WHW DAY 8
FROM: Kinlochlevan TO: Fort William (24km)
Total kms walked on this walk: 149km
Accumulated kms walked:
WOW. It's done, complete. I hope I never get over this feeling. The feeling that arises at the end of a walk, its truly one of the most confusing, uplifting weird feelings I have ever had and its always the same. Its like being happy that your best friends died, but being sad that you wont see them again, then proud that you even knew them.Totally weird but one I am happy to feel again and again and again.
Todays walk was a fitting ending to a great walk, a summary of the whole hike in one day. Hikeing out of Kinlochleven was a hard rocky climb up. Upon reaching the top the country opened up to a gorgeous glen before heading back into forestry. In the distance we could see Ben Nevis were we would end today and the hike. We hope to climb Ben Nevis tomorrow, but its only worthwhile if the weather is good and it looks like the weather is going to be like porridge, so we may not be able to
Tonight we are spending in Fort William before we head out by train Lochailort travelling over the Harry Potter bridge at Glenfinnan. We will be in the Highlands for six weeks and hope to take a few little adventures, so until the next adventure Happy Trails
WHW DAY 7
FROM: Glencoe TO: Kinlochlevan (16km)
Total kms walked on this walk: 125km
Accumulated kms walked:
Started early this morning to catch up the 3km we didn't do yesterday, we quickly came up to Kingshouse. We are were very glad we made the decision to stay in Glencoe, the place was a construction sight. Grateful today for the Universe and her amazing wisdom. The Rooster and I have embrace the theory that if we put ourselves out to the world in are most genuine form and graciously embrace all that the universe sends our way both good and bad then it will continue to provide and light our way. This philosophy has served us well in many ways from good airfares to the places we wanted to go, to great weather, to timely interventions. Whilst we respect and honour the universe it will have our backs.
From Kingshouse the sight of Buachaille Etive Mor is even more imposing . The mountain is very aptly named, Buachaille Etive Mor translates to The Great Herdsman of Etive. Sitting at the entrance to Glen Etive on the left and the historic Glen Coe on the right; the scene of the massacre of Clan MacDonald in 1692. The path from Kingshouse the base of the mountain was a wide and easy footpath, lolling us into a false sense of ease as we crept ever closer to the Devil’s Staircase. The Devil's Staircase was a zig-zag climb that was continuous but not overly difficult.Saying that, I was overtaken by some crazy mountain bike riders. To my credit I did pass them further up the hill when they had to get of and carry their bike because the track was badly chewed up. But unlike the New Zealanders who have no idea how to reward a hard climb, the Scot's certainly understand rewarding effort. At the top of the staircase we had 360 degree view of wide open glens, rugged mountains dotted with white sheep and in the distance we could see Mamores mountain range. At 550m this is the highest point of the trail and worth spending some time just basking in the glory. We through down our packs and just sat breathing in the boundless beauty and doing a Julie Andrews the hills are alive with the sound of music moment :).Once at the top the rest of the hike was just a easy meander across the moorland into the town of Kinlochleven.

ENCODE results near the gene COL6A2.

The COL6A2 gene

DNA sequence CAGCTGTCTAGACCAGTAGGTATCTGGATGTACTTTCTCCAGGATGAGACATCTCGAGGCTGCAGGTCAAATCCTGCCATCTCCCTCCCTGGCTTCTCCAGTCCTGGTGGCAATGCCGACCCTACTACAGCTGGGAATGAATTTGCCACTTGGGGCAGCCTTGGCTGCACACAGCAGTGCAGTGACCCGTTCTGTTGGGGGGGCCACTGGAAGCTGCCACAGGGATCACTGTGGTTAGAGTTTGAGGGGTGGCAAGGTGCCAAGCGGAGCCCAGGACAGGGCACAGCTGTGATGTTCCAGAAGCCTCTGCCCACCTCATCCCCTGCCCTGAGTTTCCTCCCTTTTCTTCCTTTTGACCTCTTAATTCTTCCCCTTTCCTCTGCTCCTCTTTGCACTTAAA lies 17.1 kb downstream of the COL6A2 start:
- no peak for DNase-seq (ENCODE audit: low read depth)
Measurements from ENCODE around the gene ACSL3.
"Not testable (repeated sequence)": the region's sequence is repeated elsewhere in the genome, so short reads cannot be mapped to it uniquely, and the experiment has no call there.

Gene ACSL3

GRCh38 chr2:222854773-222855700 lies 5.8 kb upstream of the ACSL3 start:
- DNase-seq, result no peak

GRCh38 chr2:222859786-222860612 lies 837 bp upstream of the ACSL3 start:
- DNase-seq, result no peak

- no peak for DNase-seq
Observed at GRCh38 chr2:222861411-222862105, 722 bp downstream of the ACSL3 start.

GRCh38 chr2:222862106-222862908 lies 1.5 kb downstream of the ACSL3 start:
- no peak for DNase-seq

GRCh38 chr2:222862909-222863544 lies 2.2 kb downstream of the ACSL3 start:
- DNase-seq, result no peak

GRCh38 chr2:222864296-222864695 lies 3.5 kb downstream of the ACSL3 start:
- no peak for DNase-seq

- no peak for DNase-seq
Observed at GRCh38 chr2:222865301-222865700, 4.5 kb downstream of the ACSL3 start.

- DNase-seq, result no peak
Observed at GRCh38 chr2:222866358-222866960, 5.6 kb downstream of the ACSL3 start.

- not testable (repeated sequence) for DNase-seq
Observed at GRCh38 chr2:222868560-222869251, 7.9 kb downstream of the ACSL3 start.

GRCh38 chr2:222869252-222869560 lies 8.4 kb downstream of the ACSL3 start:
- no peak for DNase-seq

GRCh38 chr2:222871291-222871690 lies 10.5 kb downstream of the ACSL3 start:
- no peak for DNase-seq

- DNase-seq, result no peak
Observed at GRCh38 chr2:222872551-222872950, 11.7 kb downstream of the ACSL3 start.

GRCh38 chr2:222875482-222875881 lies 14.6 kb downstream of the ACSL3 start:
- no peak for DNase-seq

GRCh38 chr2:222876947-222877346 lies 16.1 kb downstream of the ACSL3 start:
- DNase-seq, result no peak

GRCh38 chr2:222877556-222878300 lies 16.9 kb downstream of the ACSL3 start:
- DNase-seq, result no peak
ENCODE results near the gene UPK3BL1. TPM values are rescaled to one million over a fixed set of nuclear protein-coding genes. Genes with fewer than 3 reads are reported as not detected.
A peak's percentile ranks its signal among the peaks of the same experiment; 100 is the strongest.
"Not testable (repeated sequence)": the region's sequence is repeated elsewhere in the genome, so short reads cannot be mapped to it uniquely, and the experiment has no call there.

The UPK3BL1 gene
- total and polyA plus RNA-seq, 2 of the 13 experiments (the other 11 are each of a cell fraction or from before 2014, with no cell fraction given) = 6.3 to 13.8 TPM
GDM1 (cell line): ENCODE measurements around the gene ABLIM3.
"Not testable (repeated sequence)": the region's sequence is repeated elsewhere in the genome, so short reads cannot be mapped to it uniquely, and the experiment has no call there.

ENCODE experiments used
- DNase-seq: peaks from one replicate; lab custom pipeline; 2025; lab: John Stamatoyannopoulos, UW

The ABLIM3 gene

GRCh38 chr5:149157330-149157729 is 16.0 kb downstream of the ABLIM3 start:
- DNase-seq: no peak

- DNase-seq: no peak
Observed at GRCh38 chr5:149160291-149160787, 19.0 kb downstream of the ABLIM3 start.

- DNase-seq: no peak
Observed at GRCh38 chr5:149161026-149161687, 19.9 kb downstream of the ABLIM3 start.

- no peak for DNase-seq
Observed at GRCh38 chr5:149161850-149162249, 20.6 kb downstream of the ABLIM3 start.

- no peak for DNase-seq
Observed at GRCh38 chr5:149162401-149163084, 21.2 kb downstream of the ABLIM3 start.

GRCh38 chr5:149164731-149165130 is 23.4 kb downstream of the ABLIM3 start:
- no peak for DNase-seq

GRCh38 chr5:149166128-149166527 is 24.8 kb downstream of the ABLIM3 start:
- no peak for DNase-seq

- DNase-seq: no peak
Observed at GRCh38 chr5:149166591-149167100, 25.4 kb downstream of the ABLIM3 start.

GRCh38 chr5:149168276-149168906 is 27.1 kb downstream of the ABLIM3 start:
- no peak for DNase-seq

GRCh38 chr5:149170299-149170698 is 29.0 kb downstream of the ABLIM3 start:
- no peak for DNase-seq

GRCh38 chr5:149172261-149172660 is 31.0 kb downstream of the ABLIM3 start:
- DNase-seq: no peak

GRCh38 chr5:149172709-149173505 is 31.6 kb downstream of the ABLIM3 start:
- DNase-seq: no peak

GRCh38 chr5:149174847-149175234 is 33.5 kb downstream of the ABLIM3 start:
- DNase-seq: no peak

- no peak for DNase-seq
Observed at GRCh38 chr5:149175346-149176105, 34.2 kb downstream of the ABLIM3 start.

A useless bit of Trivia Kinlochleven is home of the National Centre for Ice Climbing – the world’s largest indoor ice climbing wall
WHW DAY 6
FROM: Inveroran TO: Glencoe (13km)
Total kms walked on this walk: 109km
Accumulated kms walked: